If you’re taking a second trip down the aisle, you may have different expectations than you did when you got married the first time — especially when it comes to estate planning. For example, if you have children from a previous marriage, your priority may be to provide for them. Or perhaps you feel that your new spouse should have limited rights to your assets compared to those of your spouse from your first marriage.
Unfortunately, the law doesn’t see it that way. In nearly every state, a person’s spouse has certain property rights that apply regardless of the terms of the estate plan. And these rights are the same, whether it’s your first marriage or your second. Here’s an introduction to spousal property rights and strategies you may be able to use to limit them.
Defining a spouse’s “elective share”
Spousal property rights are creatures of state law, so it’s critical to familiarize yourself with the laws in your state to achieve your planning objectives. Most, but not all, states provide a surviving spouse with an “elective share” of the deceased spouse’s estate, regardless of the terms of his or her will or certain other documents.
Generally, a surviving spouse’s elective share ranges from 30% to 50%, though some states start lower and provide for progressively larger shares as the duration of the marriage increases. Perhaps the most significant variable, with respect to planning, is the definition of assets subject to the surviving spouse’s elective share rights.
In some states, the elective share applies only to the “probate estate” — generally, assets held in the deceased spouse’s name alone that don’t have a beneficiary designation. In other states, it applies to the “augmented estate,” which is the probate estate plus certain nonprobate assets. These assets may include revocable trusts, life insurance policies, and retirement or financial accounts that pass according to a beneficiary designation or transfer-on-death designation.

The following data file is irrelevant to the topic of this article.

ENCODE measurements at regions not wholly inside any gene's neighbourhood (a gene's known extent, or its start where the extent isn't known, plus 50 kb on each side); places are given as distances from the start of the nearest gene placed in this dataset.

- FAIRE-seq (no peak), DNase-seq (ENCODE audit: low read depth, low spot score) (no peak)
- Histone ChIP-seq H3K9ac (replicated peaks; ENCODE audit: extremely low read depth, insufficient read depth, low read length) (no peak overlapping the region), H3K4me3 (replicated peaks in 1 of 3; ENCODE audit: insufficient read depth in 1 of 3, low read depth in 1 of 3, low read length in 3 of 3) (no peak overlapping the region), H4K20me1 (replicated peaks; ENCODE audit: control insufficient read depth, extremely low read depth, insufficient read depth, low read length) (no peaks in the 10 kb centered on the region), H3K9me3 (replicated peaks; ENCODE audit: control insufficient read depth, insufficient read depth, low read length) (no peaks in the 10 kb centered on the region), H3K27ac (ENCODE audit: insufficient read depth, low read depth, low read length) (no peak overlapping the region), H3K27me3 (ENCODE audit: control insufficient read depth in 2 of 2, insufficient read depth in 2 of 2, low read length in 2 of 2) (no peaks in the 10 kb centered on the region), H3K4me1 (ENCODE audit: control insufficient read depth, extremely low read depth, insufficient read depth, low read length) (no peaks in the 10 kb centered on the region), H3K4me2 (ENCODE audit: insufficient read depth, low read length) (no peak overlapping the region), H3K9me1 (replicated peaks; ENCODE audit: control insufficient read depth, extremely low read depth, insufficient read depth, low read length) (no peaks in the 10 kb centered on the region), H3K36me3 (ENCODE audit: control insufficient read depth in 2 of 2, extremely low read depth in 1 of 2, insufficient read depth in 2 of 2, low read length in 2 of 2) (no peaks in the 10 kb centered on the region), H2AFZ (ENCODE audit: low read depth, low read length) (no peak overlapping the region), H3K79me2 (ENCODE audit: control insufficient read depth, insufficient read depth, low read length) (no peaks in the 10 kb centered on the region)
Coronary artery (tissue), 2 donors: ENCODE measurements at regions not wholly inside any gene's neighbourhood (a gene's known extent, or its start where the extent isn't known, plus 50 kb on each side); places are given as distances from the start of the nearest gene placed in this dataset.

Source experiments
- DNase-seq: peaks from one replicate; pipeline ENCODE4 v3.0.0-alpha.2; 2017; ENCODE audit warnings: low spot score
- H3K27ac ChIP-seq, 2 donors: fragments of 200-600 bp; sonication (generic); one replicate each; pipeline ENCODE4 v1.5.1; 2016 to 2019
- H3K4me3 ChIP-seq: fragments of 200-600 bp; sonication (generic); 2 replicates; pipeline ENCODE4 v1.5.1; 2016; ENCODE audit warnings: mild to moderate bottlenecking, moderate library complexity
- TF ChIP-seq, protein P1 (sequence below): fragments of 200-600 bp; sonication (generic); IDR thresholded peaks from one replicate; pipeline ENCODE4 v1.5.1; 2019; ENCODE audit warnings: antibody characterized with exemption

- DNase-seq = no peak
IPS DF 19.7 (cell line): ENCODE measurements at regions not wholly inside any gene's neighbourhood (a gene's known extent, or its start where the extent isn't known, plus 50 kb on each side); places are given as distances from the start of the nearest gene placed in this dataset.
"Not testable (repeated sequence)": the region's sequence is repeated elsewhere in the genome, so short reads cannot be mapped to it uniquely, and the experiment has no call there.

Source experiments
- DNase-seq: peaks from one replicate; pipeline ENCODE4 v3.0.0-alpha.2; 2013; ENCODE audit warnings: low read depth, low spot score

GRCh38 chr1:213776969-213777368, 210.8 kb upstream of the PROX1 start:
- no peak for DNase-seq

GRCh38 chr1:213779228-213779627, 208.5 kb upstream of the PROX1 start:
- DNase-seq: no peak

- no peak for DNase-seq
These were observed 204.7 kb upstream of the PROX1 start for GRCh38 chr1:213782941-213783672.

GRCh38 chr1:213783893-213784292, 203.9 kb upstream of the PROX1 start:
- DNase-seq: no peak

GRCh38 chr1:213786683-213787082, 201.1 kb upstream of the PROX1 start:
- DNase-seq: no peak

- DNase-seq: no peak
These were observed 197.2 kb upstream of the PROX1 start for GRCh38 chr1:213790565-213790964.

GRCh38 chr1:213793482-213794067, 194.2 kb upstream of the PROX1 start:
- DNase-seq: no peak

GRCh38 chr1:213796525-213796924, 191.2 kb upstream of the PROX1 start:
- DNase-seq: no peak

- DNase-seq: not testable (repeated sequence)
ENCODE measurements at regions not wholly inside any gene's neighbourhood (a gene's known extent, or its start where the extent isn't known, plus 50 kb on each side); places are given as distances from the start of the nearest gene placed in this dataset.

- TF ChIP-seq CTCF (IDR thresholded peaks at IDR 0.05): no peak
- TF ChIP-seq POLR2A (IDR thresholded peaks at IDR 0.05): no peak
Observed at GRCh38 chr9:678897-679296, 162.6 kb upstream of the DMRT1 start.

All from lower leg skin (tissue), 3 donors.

By developing an understanding of how elective share laws apply in your state, you can identify potential strategies for bypassing them.
Using planning strategies
Elective shares are designed to protect surviving spouses from being disinherited. But there may be good reasons for limiting the amount of property that goes to your spouse when you die. For one thing, your spouse may possess substantial wealth in his or her own name. And you may want most of your estate to go to your children from a previous marriage.
Strategies for minimizing the impact of your spouse’s elective share on your estate plan include making lifetime gifts. By transferring property to your children or other loved ones during your lifetime (either outright or through an irrevocable trust), you remove those assets from your probate estate and place them beyond the reach of your surviving spouse’s elective share. If your state uses an augmented estate to determine a spouse’s elective share, lifetime gifts will be protected so long as they’re made before the lookback period or, if permitted, your spouse waives the lookback period.
Seeking professional help
Elective share laws are complex and can vary dramatically from state to state. If you’re remarrying, we can help you evaluate their impact on your estate plan and explore strategies for protecting your assets.